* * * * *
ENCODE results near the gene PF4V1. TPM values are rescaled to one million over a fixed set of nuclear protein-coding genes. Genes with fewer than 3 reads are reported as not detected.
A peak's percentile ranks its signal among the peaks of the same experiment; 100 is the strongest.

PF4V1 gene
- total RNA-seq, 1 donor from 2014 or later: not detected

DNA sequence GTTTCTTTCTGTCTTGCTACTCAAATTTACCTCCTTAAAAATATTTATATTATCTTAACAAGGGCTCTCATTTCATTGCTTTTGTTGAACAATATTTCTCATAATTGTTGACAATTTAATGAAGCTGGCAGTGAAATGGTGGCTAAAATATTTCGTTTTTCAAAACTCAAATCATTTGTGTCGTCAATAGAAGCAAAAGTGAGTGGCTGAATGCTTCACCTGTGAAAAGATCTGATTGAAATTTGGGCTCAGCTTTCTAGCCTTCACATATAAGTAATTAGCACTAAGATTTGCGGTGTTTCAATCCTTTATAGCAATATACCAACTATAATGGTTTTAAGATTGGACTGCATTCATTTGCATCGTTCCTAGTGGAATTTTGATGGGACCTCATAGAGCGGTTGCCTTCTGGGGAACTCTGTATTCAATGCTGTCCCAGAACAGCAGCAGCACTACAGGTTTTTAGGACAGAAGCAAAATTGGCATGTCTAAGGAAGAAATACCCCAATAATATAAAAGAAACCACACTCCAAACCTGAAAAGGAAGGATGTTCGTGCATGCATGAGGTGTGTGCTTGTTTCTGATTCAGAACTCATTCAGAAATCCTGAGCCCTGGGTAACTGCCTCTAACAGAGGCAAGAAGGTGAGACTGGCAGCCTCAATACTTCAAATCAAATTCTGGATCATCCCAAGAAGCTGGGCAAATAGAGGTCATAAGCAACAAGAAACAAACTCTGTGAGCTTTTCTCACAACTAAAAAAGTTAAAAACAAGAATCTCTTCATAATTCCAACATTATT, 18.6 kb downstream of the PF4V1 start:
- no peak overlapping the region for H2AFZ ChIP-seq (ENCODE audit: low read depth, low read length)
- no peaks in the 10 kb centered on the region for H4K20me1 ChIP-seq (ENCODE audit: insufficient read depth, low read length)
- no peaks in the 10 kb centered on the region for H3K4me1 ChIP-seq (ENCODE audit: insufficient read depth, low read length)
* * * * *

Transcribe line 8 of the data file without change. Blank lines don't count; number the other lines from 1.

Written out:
- no peaks in the 10 kb centered on the region for H3K4me1 ChIP-seq (ENCODE audit: insufficient read depth, low read length)